Gibbs: You know, I have not seen the book, Lester. I don't -- I'm not afforded the opportunity, given I've got to read --

Gibbs: Who am I supposed to ask?

Gibbs: I'm sorry, I'm indulging -- stop, that was a bubble box. Go ahead, I'm sorry. I'm not the only one having a bubble box moment. Go ahead. [A "bubble box moment"? This guy seriously needs to get out of town for awhile.]

Gibbs: I'm sorry, who -- [Reporter: I'm talking about David Axelrod. . ." does he know David Axelrod?]

Gibbs: You'd better direct -- I don't know what David's call schedule is like.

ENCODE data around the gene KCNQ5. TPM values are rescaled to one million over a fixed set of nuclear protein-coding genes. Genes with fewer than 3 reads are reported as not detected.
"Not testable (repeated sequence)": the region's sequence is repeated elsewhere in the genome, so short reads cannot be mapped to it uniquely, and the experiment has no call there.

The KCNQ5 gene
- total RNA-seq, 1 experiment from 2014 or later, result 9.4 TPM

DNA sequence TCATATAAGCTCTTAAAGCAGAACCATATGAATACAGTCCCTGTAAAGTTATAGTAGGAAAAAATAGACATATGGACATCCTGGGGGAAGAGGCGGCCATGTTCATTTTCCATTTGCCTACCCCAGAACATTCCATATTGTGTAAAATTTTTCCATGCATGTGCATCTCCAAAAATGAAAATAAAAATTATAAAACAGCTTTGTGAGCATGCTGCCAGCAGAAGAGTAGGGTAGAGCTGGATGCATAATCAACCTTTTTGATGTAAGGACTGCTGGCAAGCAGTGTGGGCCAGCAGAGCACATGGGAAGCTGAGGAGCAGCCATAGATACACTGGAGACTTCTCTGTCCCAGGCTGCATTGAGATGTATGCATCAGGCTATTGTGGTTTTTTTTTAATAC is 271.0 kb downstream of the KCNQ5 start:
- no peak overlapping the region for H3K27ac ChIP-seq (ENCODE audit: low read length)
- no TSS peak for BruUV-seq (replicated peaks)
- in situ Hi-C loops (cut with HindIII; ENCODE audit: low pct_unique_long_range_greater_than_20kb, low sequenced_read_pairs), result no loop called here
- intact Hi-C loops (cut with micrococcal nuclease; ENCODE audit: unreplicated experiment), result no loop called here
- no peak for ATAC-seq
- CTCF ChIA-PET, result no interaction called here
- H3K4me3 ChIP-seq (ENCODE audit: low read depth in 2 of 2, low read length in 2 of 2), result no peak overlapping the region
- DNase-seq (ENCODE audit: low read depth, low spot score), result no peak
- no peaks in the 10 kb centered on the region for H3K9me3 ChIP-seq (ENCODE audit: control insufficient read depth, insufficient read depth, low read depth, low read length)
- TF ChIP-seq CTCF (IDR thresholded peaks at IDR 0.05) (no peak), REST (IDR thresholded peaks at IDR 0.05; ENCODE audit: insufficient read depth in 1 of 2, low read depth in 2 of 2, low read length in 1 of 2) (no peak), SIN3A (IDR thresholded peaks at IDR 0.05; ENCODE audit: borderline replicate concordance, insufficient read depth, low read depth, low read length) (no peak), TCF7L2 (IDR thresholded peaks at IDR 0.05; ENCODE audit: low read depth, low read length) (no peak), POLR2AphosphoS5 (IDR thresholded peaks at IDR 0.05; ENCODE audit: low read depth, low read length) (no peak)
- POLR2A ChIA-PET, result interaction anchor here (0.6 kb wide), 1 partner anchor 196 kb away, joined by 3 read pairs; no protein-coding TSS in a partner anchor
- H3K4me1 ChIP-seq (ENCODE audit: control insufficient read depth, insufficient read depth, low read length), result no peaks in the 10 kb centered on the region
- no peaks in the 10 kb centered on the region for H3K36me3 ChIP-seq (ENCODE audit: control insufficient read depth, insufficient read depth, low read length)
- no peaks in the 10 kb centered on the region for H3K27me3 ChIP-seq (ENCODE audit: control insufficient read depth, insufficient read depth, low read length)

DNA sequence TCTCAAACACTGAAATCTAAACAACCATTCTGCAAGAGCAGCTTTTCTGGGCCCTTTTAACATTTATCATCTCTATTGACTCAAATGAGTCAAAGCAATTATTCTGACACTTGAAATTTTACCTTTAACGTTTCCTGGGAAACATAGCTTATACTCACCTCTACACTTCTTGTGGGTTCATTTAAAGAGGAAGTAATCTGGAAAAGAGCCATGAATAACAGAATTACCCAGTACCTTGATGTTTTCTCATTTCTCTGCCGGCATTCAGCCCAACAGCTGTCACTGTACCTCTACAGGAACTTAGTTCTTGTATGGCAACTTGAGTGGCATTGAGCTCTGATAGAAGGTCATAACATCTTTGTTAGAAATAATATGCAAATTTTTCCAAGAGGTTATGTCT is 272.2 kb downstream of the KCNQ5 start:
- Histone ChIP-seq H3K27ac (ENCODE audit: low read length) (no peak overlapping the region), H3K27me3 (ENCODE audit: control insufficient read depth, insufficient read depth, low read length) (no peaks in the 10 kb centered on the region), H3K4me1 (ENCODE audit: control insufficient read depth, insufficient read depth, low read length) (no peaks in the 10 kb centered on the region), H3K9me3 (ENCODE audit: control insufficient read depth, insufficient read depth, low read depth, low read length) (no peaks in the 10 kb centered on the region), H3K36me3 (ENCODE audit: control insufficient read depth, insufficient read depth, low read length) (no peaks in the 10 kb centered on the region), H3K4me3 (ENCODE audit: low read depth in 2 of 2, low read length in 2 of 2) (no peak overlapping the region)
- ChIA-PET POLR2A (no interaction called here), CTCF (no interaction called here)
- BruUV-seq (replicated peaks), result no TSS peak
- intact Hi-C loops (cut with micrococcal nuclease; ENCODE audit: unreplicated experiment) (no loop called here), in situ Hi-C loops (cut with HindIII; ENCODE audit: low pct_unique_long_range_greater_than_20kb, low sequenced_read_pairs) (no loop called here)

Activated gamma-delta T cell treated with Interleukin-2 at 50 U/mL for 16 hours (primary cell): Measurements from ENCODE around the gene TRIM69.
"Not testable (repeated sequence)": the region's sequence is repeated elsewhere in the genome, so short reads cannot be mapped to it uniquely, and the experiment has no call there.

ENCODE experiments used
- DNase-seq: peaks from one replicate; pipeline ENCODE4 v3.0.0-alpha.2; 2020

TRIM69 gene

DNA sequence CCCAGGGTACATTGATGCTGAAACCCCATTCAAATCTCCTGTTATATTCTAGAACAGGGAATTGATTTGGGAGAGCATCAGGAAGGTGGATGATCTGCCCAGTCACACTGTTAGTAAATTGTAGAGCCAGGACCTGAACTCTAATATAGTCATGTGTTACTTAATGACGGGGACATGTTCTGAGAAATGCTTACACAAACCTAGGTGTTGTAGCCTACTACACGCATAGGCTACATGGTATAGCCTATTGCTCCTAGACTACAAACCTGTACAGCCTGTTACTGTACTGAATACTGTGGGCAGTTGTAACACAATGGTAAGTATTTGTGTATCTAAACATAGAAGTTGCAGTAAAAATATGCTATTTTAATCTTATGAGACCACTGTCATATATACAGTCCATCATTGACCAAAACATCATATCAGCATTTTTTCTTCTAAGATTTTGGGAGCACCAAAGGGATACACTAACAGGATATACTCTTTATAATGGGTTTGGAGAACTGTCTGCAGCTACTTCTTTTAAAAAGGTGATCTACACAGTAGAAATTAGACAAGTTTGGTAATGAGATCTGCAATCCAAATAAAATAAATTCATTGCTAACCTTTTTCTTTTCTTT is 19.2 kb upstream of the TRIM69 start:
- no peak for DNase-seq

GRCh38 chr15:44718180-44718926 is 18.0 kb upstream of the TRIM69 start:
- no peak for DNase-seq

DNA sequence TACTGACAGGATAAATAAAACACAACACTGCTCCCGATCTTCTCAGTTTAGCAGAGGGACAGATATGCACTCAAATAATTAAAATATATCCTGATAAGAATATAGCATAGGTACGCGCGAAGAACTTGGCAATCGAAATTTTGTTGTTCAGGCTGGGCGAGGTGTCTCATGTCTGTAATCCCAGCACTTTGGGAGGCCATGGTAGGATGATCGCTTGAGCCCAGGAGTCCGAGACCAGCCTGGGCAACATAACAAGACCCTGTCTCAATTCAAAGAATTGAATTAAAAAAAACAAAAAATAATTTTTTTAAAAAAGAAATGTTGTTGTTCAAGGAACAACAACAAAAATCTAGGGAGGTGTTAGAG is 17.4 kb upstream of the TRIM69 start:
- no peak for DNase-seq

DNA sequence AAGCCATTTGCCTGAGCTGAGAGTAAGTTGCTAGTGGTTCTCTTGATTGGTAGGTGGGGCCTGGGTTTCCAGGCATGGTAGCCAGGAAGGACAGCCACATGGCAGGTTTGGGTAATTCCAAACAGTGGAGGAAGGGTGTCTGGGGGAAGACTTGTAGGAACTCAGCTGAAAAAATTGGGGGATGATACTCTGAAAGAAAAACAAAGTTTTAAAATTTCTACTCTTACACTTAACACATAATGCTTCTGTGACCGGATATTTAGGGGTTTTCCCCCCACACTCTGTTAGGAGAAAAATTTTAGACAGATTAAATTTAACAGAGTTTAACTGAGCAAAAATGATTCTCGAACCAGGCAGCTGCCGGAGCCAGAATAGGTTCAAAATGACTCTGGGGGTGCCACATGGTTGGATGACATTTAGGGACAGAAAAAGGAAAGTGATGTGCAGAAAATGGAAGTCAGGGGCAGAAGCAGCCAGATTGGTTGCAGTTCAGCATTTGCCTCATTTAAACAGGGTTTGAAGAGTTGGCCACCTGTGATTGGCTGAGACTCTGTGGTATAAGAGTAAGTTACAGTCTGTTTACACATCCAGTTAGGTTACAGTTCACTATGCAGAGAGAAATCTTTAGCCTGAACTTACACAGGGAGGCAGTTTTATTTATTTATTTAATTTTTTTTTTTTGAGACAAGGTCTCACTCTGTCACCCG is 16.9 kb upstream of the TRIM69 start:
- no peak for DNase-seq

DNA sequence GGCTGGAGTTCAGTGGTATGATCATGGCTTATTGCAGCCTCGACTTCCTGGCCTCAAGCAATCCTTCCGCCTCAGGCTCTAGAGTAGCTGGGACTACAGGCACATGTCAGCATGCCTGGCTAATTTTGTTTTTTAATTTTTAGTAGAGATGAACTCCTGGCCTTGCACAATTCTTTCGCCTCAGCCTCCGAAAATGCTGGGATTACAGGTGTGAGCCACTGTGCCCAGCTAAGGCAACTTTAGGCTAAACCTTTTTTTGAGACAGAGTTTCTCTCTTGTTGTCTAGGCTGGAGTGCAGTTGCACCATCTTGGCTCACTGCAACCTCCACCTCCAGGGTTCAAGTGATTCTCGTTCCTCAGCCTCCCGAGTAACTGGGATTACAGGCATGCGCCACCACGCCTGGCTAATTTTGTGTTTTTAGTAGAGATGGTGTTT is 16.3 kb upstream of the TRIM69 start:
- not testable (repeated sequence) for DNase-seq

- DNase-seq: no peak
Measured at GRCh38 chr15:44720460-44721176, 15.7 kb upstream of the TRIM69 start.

Gibbs: Yes, I mean -- I mean, again, I'll just -- I don't know how to -- I don't know whether it's a fine point or a not-so-fine point. As I said Sunday,

Gibbs: I guess I'm a victim of being consistent. [Gibbs has, in my opinion, a snotty way about him that he evidently thinks is wit.]

Gibbs: The President doesn't think it -- didn't think it Sunday, doesn't think it -- what is it? -- Wednesday.

Gibbs: I don't think the President has seen the specific comments, and I don't know -- I haven't talked to him

Gibbs: That's my assumption,

Gibbs: I have not seen Senator Feingold's letter. I think -- I don't know

Gibbs: Look, I don't -- like I said, I don't know what Senator Feingold said. [And I'm honestly either not prepared or I'm dodging every question I don't want to answer here today.]

Gibbs: I'm struck by a little of the politics in this, Major. . . [Major Garrett from Fox News] You know, I mean, I think it's -- I've noticed that --